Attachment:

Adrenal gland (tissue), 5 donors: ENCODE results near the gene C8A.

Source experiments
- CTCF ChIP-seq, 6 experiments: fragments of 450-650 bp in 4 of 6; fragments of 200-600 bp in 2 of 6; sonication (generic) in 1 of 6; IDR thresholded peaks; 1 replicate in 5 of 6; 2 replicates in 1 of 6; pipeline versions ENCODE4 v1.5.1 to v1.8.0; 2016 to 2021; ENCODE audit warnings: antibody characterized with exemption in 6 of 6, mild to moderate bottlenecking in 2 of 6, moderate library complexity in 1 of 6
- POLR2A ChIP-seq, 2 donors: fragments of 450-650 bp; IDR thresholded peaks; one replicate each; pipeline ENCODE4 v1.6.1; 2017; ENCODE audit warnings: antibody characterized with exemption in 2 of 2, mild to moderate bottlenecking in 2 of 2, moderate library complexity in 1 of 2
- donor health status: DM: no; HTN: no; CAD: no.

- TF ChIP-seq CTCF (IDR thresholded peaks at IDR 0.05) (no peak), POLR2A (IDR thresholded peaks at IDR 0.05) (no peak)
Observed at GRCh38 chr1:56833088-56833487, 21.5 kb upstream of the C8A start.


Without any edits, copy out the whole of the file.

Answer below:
Adrenal gland (tissue), 5 donors: ENCODE results near the gene C8A.

Source experiments
- CTCF ChIP-seq, 6 experiments: fragments of 450-650 bp in 4 of 6; fragments of 200-600 bp in 2 of 6; sonication (generic) in 1 of 6; IDR thresholded peaks; 1 replicate in 5 of 6; 2 replicates in 1 of 6; pipeline versions ENCODE4 v1.5.1 to v1.8.0; 2016 to 2021; ENCODE audit warnings: antibody characterized with exemption in 6 of 6, mild to moderate bottlenecking in 2 of 6, moderate library complexity in 1 of 6
- POLR2A ChIP-seq, 2 donors: fragments of 450-650 bp; IDR thresholded peaks; one replicate each; pipeline ENCODE4 v1.6.1; 2017; ENCODE audit warnings: antibody characterized with exemption in 2 of 2, mild to moderate bottlenecking in 2 of 2, moderate library complexity in 1 of 2
- donor health status: DM: no; HTN: no; CAD: no.

- TF ChIP-seq CTCF (IDR thresholded peaks at IDR 0.05) (no peak), POLR2A (IDR thresholded peaks at IDR 0.05) (no peak)
Observed at GRCh38 chr1:56833088-56833487, 21.5 kb upstream of the C8A start.